Pelakane Beach near Hale O Kapuni, Pu'ukohola National Historic Park, Hawaii: Photo by Donald B. MacGowan

Pu’ukohola Heiau National Historic Park

New at iTunes: Hawaii Dream Vacation iPhone/iPod Touch App Puts the Magic of Hawaii in the Palm of Your Hand. Interactive maps, GPS and WiFi enabled, dozens of videos…available at iTunes or www.tourguidehawaii.com.

Pu'ukohola in the sunset, Kohala Coast Hawaii: Photo by Donald B MacGowan

The fulfillment of an ancient prophecy, the devotion of a powerful young King and the first steps toward a new kingdom; the temple at Pu’ukohola stands a mute testament to the facts of Hawaiian history that read like the most dramatic of legends. Forever brooding seaward, Pu’ukohola is an enormous temple inspired by a god-sent vision of greatness. Kamehameha built Pu’ukohola on top of its eponymous hill at Mailekini, in fulfillment of the prophecy by Kaua’i kahuna Kapoukahi. The prophecy foretold if Kamehameha built a great temple to his war god Ku, he would prevail in his wars of conquest and unite the Hawai’ian Islands. In or around the year 1791, perhaps as many as 20,000 people passing stones hand-to-hand 14 miles from Pololu Valley raised this massive Heiau.

When it was finished, Kamehameha invited his cousin and chief rival for the throne of Hawai’i, the Ali’i of Ka’u, Keoua, to the dedication. Some versions of the story tell that when Keoua arrived with a contingent of his Ka’u warriors, a scuffle broke out and he was killed by a spear thrown by the warrior Ke’eaumoku. Kamehameha had the rest of the Ali’i in Keoua’s party seized and they were made the first sacrifice at the new temple.

iPhone and iPod Touch Video Tour Guide for Hawaii-fully GPS and WiFi enabled, fully interactive. Hours of interesting and compelling content. Available from iTunes or at www.tourguidehawaii.com.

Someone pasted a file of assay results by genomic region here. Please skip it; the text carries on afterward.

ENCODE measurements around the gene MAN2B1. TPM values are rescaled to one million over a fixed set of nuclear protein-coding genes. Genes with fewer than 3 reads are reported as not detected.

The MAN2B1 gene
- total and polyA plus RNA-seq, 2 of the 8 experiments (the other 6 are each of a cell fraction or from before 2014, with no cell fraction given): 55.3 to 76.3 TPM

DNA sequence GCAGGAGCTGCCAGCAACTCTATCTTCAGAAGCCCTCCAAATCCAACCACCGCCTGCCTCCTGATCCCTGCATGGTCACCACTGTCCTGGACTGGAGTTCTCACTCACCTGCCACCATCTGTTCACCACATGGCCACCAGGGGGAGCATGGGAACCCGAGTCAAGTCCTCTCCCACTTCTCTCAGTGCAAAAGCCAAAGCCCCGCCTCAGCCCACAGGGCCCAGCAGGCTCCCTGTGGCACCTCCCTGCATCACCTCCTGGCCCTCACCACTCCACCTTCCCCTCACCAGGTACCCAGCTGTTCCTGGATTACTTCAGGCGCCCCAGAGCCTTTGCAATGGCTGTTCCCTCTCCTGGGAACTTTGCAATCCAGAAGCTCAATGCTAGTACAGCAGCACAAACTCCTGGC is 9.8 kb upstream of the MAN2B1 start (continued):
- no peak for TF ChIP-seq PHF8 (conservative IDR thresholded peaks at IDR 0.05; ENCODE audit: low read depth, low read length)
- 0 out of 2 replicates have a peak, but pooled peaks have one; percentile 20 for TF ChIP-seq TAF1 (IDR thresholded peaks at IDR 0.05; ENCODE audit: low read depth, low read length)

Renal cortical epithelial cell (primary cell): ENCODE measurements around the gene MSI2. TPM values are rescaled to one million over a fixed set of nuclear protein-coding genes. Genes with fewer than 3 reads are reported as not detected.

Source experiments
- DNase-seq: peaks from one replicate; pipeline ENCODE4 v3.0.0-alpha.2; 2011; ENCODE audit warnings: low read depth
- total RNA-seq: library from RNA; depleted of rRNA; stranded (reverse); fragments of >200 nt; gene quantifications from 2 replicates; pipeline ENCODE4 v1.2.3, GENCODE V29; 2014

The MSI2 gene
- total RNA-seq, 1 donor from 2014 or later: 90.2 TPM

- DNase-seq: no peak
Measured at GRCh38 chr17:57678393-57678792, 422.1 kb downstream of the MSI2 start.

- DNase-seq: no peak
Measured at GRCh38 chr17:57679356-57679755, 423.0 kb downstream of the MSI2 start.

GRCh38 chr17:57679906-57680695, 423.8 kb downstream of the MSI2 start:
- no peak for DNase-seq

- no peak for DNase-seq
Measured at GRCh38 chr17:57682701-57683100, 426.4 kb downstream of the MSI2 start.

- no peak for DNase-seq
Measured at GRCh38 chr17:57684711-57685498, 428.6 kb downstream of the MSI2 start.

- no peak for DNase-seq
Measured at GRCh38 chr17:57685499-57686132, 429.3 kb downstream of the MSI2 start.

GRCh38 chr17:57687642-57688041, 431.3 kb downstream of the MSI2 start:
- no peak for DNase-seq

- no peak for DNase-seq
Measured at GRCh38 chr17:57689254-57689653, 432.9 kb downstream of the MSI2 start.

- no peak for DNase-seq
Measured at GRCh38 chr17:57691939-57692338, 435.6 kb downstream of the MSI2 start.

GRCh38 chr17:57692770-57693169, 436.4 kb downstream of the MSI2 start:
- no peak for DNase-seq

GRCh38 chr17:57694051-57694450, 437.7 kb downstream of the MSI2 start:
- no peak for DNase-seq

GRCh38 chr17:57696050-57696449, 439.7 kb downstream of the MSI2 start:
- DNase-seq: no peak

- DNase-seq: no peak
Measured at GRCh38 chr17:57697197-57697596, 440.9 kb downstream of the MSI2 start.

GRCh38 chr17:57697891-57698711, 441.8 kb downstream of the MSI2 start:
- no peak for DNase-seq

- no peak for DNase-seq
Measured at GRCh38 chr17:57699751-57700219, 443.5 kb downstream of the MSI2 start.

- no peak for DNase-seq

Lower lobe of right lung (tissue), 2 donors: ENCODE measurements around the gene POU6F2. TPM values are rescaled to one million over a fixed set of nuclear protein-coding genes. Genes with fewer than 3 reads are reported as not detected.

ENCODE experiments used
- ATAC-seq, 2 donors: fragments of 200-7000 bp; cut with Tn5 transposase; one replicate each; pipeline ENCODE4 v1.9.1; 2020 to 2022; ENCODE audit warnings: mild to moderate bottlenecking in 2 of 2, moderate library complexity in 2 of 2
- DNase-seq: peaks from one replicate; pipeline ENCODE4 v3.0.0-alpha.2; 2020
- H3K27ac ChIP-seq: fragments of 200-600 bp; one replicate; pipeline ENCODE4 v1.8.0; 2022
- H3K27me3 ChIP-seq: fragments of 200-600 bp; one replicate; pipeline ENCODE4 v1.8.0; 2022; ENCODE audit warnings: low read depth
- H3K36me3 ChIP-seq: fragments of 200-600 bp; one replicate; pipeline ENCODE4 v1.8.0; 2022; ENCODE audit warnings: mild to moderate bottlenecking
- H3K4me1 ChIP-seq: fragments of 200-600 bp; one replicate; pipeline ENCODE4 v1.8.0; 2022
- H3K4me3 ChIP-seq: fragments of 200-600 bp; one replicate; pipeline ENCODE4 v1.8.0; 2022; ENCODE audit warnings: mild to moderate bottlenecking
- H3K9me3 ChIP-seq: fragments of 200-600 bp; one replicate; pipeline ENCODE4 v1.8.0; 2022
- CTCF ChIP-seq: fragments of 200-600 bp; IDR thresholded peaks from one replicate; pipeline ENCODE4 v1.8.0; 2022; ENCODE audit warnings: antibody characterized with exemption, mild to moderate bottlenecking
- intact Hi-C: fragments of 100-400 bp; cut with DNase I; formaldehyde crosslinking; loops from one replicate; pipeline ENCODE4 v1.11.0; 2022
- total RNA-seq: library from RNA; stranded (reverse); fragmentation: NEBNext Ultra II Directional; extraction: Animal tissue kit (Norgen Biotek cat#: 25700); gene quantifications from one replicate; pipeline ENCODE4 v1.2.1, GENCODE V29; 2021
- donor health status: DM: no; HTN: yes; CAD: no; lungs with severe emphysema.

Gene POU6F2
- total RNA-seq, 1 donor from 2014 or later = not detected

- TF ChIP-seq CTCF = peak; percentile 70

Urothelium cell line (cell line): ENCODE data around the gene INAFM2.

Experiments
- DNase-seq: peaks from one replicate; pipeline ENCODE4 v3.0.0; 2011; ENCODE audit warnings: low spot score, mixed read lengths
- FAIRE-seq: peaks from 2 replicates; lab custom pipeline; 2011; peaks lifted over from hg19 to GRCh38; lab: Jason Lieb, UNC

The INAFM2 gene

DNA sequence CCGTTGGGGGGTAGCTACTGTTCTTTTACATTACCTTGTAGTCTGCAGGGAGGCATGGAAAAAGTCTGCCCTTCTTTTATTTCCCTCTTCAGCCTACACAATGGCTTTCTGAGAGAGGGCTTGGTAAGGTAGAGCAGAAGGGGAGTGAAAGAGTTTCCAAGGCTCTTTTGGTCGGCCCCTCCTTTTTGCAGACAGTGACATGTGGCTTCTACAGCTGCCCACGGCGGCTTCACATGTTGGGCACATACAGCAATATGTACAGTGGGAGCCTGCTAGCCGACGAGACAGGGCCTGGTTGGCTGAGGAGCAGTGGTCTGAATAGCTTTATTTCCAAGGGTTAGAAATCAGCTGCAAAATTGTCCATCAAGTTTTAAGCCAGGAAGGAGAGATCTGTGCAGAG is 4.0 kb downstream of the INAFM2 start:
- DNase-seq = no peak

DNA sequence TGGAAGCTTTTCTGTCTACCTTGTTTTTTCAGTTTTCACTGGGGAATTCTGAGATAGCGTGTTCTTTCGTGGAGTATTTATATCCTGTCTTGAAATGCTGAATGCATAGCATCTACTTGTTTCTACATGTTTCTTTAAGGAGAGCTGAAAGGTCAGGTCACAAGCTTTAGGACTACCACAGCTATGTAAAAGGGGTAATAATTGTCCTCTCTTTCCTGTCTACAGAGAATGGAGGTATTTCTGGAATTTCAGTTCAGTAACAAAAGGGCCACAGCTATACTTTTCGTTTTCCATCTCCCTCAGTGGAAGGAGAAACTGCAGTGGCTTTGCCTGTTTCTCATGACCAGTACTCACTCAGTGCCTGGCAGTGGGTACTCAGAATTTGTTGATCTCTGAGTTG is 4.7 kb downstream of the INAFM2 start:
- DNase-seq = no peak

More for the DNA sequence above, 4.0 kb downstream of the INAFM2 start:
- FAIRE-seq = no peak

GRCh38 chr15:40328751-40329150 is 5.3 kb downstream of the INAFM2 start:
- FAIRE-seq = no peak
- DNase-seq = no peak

Mauna Kea from Pu'ukohola National Historic Park, Kohala Hawaii: Photo by Donald B. MacGowan

Another version of the story tells that Ke’eaumoku took hold of Keoua and ducked him into the sea; as a result, Keoua drowned. This account contends that Keoua was not killed by a spear because Kamehameha believed there should be no blemish on the body of Keoua for the consecration of the temple to Ku.

iPhone and iPod Touch Video Tour Guide for Hawaii-fully GPS and WiFi enabled, fully interactive. Hours of interesting and compelling content. Available from iTunes or at www.tourguidehawaii.com.

Brooding Seaward, Pu'ukohola looms over Kawaihae Harbor, Kohala Hawaii: Photo by Donald B. MacGowan

Yet another version of the story holds that Keoua was in fact shot and killed by the Brits John Young and Isaac Davis, from somewhere below Mailekini Heiau. This story contends that this is how Pelekane Beach, which means “British Beach”, got its name. All accounts agree that because of the ease with which the Ali’i had been captured and sacrificed, all the rest of Keoua’s party were spared.

After long years of fierce battle and earnest negotiation, in 1810 after having united the islands by force or agreement, and having fulfilled the prophecy, Kamehameha became the first ruler of the united Hawai’ian Islands.

iPhone and iPod Touch Video Tour Guide for Hawaii-fully GPS and WiFi enabled, fully interactive. Hours of interesting and compelling content. Available from iTunes or at www.tourguidehawaii.com.

Looking Down Onto Pelakane Beach From Near Mailekini Heiau, Pu'ukohola National Historic Park, Kohala, Hawaii: Photo by Donald B. MacGowan

Pu’ukohola is the largest stone structure in Hawaii, not counting the modern rock wall in front of the Kailua Lowe’s Hardware store.